Factories of the future
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Factories of the future

The next industrial revolution is well underway at a new research precinct that draws together advanced manufacturing technologies with the potential to change our world.A three-dimensional rampart of titanium sand rises, mesmerisingly, like a grey beach sculpture on a rotating plinth. The fine grains of alloy are being placed and fused by a laser beam flashing from a dancing robotic arm.The structure steadily forms inside an enclosed cubicle. It is an engine, destined to power a jet aircraft. But unlike all preceding technology, this is a single piece of metal, its structure built up by successive layers of alloy granules being fused into position by the robotic arm as it responds to its digital instructions.This is 3-D printing, or ‘additive manufacturing’, and this laboratory-like workspace is a prime example of a factory of the future – a factory in which the machine and the operator, not to mention the initial designers and engineers, could be on opposite sides of the planet, linked by the increasingly ubiquitous ‘cloud’.For Professor Ian Smith, Pro Vice-Chancellor (Research and Research Infrastructure) at Monash University, this is a demonstration of the third industrial revolution that is heralding new manufacturing economies for countries with the research capacity to conceive and create new technologies, and the means to bring them to reality.For countries such as Australia, which have lost their traditional manufacturing industries to low-labour-cost economies, this revolution is about jumping ahead, exploiting the most advanced science to redefine what manufacturing means and what it can deliver.Additive manufacturing, Professor Smith notes, provides an ability not only to make this jet engine more efficiently, but also to totally redesign it, because current designs are dictated by current manufacturing techniques and capabilities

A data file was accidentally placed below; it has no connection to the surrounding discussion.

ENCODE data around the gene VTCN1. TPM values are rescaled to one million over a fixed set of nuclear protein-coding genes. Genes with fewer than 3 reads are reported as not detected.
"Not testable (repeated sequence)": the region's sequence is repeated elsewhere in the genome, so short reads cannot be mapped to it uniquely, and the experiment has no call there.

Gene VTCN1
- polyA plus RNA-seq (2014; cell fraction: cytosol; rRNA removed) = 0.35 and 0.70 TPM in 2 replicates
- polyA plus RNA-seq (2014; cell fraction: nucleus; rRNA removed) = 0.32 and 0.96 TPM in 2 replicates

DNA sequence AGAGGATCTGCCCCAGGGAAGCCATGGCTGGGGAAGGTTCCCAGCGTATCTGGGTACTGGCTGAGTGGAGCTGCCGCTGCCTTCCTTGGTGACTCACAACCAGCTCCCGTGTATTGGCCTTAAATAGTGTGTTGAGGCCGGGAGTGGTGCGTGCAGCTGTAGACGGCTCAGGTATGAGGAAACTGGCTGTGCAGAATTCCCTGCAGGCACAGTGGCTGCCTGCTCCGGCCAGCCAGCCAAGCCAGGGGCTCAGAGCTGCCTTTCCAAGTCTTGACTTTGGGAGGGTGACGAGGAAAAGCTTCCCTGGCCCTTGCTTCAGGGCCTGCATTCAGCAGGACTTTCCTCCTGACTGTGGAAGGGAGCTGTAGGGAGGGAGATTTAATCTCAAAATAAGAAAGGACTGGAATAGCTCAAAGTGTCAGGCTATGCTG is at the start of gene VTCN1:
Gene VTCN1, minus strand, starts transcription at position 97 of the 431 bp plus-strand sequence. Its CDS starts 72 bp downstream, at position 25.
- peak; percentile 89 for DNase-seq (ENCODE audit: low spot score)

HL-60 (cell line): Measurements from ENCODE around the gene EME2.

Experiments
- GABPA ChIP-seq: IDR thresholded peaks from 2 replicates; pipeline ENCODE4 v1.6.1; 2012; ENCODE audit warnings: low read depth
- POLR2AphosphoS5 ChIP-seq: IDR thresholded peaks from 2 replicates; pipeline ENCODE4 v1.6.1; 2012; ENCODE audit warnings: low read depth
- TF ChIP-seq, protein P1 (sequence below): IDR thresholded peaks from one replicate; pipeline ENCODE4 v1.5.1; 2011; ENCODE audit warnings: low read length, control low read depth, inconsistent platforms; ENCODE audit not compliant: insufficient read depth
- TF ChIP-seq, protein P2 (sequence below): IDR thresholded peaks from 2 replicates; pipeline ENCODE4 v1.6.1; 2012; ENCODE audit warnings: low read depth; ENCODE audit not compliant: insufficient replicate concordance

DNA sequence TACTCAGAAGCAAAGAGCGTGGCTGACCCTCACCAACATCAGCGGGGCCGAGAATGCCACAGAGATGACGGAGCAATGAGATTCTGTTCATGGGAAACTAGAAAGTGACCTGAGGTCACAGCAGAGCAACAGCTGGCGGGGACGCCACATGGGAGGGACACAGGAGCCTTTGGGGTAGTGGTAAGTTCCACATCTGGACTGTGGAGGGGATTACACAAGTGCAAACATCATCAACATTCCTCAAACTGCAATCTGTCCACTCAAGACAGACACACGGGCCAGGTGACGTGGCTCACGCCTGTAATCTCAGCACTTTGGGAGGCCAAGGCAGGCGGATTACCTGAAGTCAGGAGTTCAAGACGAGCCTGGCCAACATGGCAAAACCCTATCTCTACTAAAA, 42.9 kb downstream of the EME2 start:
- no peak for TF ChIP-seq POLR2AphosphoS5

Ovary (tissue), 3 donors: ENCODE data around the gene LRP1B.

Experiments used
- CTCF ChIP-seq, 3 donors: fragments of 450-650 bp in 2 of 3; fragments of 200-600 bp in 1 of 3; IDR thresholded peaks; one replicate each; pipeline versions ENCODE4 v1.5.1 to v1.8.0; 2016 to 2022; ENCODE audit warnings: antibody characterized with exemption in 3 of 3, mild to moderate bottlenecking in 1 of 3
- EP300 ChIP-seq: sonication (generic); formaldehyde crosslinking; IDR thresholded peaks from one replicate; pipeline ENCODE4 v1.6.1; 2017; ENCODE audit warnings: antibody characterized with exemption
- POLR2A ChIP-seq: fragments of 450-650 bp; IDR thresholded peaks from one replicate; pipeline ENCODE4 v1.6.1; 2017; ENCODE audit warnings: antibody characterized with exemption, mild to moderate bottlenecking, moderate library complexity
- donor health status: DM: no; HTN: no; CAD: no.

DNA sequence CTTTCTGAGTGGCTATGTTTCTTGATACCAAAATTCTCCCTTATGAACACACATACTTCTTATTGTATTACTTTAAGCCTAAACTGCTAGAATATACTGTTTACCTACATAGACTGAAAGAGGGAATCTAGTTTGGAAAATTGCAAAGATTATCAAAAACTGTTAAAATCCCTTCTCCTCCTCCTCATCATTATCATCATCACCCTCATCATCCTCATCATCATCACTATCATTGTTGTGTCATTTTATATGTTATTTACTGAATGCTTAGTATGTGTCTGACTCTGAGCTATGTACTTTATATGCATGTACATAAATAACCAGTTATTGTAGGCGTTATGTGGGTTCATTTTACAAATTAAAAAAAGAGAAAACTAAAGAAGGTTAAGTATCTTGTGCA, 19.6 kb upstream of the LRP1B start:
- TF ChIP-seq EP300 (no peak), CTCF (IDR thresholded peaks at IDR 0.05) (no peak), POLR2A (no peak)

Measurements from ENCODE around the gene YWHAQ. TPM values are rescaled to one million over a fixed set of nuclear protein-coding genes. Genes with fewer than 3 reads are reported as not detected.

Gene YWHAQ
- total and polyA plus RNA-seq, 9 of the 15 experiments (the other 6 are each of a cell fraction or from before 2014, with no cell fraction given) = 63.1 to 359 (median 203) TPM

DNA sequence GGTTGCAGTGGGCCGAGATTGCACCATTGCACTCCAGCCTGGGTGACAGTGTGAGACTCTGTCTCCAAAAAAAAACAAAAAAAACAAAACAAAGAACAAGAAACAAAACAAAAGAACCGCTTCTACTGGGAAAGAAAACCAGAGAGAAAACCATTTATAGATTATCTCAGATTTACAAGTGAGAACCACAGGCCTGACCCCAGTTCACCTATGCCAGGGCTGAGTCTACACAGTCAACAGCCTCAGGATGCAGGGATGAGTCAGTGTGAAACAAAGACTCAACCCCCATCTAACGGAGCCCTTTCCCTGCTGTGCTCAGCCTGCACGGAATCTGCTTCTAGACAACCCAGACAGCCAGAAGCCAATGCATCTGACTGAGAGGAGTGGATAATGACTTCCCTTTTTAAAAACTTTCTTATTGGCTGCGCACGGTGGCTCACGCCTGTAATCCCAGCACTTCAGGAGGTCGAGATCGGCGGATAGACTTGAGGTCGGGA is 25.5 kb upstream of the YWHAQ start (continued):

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Factories of the future